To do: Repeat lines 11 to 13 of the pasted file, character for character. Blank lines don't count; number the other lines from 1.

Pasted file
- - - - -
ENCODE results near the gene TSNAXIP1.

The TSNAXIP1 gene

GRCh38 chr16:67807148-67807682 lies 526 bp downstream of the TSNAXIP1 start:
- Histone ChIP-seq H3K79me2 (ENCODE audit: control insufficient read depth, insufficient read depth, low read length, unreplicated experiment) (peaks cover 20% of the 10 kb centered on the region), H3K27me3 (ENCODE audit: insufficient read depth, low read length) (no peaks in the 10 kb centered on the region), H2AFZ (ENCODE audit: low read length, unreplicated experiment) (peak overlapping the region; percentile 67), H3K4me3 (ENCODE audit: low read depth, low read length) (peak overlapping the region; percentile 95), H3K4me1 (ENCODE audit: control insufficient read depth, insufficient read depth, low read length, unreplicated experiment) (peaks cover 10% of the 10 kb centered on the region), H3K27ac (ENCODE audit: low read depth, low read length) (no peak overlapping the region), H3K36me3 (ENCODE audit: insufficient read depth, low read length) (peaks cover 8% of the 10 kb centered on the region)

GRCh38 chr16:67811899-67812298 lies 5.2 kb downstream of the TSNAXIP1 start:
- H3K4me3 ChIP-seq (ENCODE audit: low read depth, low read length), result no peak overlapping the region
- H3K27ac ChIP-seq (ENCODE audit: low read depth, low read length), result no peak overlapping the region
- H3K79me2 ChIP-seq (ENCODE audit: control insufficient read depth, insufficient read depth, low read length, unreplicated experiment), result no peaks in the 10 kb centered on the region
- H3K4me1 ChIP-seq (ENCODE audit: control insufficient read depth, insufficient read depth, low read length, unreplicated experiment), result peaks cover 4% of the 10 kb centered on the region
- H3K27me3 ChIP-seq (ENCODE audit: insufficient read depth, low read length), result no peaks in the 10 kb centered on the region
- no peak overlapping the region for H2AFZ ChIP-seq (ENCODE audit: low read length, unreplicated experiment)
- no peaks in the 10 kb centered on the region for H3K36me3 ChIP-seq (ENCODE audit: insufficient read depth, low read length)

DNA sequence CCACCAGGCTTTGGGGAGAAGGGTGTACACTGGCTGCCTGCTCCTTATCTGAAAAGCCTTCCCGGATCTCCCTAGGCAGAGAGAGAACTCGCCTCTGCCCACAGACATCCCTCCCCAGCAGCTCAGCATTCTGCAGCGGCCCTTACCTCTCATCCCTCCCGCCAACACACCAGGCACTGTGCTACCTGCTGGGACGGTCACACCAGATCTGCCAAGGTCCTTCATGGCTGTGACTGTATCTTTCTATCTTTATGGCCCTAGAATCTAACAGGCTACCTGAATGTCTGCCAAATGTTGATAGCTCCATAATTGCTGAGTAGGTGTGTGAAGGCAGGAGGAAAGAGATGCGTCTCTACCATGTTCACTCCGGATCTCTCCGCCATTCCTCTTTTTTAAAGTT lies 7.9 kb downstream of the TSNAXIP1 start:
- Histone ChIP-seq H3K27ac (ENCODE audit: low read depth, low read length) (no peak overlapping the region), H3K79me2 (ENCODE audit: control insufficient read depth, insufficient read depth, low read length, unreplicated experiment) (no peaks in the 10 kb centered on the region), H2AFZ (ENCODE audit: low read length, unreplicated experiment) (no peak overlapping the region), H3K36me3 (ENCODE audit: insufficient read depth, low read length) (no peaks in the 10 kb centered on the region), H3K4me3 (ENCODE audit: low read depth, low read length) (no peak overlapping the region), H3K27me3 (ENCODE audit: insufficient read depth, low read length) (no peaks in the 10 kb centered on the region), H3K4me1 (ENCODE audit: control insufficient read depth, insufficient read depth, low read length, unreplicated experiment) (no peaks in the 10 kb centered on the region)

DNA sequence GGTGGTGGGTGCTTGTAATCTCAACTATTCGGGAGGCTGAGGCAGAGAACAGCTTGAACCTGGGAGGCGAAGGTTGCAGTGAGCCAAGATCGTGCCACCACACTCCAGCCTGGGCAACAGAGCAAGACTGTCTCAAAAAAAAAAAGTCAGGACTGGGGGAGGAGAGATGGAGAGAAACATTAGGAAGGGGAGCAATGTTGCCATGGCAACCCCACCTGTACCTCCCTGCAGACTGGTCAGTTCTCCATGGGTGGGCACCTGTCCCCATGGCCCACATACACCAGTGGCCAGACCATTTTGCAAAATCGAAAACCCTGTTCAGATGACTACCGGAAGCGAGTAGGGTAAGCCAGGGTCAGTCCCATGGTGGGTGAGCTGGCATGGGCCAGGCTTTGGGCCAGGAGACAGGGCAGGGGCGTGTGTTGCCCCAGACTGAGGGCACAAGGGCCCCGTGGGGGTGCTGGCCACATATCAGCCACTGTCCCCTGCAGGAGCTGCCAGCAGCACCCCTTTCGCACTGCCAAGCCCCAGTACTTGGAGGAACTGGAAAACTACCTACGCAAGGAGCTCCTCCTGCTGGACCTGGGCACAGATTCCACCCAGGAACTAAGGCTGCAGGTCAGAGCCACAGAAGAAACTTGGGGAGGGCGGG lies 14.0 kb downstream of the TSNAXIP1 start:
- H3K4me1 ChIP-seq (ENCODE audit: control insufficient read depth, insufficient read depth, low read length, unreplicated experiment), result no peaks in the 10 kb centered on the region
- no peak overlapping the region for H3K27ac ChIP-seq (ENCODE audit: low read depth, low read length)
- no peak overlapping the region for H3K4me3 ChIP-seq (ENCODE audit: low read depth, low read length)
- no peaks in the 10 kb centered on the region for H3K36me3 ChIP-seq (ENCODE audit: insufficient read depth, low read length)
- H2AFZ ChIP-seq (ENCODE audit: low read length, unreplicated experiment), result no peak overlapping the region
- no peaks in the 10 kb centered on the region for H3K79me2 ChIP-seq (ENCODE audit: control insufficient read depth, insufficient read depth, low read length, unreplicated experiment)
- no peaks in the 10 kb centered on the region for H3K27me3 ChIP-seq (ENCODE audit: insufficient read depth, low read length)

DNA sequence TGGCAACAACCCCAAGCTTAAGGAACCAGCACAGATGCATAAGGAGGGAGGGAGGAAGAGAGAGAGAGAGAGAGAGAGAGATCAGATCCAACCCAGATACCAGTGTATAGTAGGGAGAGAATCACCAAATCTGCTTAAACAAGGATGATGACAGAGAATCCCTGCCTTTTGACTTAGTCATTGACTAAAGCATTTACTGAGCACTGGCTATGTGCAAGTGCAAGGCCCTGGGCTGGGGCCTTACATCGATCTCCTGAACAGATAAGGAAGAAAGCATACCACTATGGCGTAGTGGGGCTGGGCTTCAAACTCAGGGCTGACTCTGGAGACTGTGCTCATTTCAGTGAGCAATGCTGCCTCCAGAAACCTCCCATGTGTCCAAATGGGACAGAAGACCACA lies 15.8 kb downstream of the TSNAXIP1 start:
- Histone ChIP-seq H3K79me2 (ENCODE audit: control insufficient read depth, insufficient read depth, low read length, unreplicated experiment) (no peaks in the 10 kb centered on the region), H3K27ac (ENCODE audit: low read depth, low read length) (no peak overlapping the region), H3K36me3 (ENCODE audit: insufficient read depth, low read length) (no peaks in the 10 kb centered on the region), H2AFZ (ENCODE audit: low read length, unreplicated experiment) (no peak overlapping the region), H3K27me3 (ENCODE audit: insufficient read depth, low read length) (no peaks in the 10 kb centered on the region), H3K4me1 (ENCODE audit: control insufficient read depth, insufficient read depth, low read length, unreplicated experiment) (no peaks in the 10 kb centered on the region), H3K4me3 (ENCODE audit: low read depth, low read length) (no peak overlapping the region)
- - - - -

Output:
- no peak overlapping the region for H2AFZ ChIP-seq (ENCODE audit: low read length, unreplicated experiment)
- no peaks in the 10 kb centered on the region for H3K36me3 ChIP-seq (ENCODE audit: insufficient read depth, low read length)

DNA sequence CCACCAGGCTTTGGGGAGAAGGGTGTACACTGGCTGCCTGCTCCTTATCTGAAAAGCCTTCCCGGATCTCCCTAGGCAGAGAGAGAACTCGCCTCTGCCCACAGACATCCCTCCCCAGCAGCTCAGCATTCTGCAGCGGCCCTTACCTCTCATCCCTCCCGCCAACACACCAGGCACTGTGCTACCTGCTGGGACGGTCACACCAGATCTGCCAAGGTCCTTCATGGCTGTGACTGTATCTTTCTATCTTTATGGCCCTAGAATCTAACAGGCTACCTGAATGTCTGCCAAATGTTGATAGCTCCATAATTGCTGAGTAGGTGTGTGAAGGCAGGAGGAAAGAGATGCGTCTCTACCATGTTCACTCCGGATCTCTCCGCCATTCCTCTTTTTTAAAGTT lies 7.9 kb downstream of the TSNAXIP1 start: